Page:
Mining City stepping up as Special Olympics approach

Mining City stepping up as Special Olympics approach
Ruschelle Tyvand shows off some of her many Special Olympics medals as she stands next to Special Olympics Montana President/CEO Rhonda McCarty during a press conference Tuesday morning at the Comfort Inn in Butte. (Bill Foley photo)

By Bill Foley

Ruschelle Tyvand excitedly shook her fists as she delivered a message Tuesday morning at the Comfort Inn.

“We need to be pumped up,” Tyvand said. “I love it.”

Tyvand was talking about the Special Olympics Montana State Basketball Tournament that will be held in multiple venues in Butte and Ramsay Nov. 7-9.

With cameras flashing and rolling, the longtime Special Olympics athlete and global messenger was speaking as part of a kickoff press conference at the Comfort Inn in Butte.

“Ruschelle is the model athlete,” said Special Olympics Montana President/CEO Rhonda McCarty.

In addition to her training, Tyvand works five days each week at McDonalds, where she is in charge of keeping the dining area clean.

“She is an individual who is engaged in the community,” McCarty said. “She wants to be included. That’s what the Special Olympics is all about.”

Tyvand has been competing in the Special Olympics since the late 1980s. She has participated in 19 state-wide Special Olympics events. She once even competed in the Special Olympics World Games.

While her favorite sport is swimming, Tyvand will be competing in the basketball tournament next month. The tournament will begin a three-year run in the Mining City.

McCarty said the event is a great time for the athletes, their families, volunteers and spectators.

“We will have champions and fans from all across Montana,” McCarty said. “I promise it will be a week to remember.”

Members of law enforcement and a handful of Special Olympians escorted the Special Olympics Flame of Hope into the press conference.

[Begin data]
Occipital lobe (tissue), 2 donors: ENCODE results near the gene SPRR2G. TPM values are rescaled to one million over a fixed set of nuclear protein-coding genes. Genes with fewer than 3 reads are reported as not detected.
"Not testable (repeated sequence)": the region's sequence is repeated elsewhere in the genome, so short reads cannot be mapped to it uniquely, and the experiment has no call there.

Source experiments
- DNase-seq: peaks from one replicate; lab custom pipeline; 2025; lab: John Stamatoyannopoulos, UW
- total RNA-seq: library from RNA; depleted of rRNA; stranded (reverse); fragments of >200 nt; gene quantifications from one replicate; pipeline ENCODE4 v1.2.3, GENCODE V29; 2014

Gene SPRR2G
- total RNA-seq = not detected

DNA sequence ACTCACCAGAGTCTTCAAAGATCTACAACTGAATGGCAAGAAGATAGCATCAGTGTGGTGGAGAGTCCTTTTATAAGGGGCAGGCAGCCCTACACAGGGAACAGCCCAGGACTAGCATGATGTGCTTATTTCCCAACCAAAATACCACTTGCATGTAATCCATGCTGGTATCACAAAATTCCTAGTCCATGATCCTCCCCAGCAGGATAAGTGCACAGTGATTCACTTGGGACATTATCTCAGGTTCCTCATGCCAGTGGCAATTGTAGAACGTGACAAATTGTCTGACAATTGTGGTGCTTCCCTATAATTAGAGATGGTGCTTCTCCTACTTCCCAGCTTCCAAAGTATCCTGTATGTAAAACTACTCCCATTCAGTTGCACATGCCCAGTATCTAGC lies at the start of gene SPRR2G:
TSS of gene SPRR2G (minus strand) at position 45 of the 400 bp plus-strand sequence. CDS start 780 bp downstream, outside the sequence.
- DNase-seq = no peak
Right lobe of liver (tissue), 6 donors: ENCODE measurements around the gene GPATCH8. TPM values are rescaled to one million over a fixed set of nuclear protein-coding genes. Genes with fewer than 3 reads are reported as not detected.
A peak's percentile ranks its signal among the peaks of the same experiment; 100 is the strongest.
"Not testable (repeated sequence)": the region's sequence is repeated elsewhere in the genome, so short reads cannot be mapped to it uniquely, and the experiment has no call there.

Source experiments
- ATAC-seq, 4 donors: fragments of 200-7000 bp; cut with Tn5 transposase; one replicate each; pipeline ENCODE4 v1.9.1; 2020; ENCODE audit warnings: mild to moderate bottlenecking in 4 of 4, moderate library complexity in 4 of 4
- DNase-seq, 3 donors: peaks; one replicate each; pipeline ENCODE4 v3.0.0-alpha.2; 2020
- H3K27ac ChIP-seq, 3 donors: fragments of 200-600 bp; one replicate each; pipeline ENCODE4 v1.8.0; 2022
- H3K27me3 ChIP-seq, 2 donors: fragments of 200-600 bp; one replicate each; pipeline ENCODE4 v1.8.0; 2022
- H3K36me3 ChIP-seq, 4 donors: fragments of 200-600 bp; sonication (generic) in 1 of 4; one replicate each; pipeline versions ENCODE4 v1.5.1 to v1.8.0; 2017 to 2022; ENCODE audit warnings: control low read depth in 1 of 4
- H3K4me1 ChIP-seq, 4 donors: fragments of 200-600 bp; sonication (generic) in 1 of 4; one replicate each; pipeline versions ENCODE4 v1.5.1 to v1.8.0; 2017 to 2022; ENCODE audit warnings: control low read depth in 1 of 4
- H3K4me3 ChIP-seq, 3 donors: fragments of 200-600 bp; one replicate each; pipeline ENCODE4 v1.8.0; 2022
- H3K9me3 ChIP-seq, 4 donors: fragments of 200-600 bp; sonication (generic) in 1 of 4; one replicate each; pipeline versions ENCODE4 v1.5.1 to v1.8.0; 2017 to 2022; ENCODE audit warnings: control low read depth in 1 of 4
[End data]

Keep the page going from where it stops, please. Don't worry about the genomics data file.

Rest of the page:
Even more Special Olympians were there to watch, listen and support.

McCarty praised the people of Butte for stepping up to volunteer to run the event. More volunteers, however, are still needed. It will take some 500 volunteers host a tournament so big.

That includes anything from referees to scorekeepers to lunch attendants.

The tournament will include more than 40 teams and around 900 athletes. The tournament will be using 12 courts at the same time. Some 2,800 lunches will be served.

“We’d love to see more people get involved,” said Jamie Wood, vice president of sports for Special Olympics Montana. “This place has been great, but if we can get 500 more it would be even better.”

Volunteers can sign up at somt.org. Those wishing to volunteer as a game official can also do so by contacting Ed Heard at 498-3842.

Heard said experience is not necessary to officiate, adding he will pair inexperienced referees with officials who are experienced. He is just looking for people who are familiar with basketball.

Tournament Co-Director Paul Babb also encouraged people to attend the games, either as a volunteer or a spectator.

“No. 1, please volunteer. You’ll get more out of volunteering than you’ll ever know,” Babb said. “No. 2, if you can’t volunteer, come to the games, bring your family and support the tournament.”

McCarty and Wood thanked the many sponsors for the tournament, which will be held in Butte for the first time since 2010. Key sponsors include Town Pump, NorthWestern Energy, Transystems and the Butte-Silver Bow TBID.

“I can’t say enough about the people of Butte,” Wood said. “They really come together to support the tournament. We are really impressed and appreciative.”



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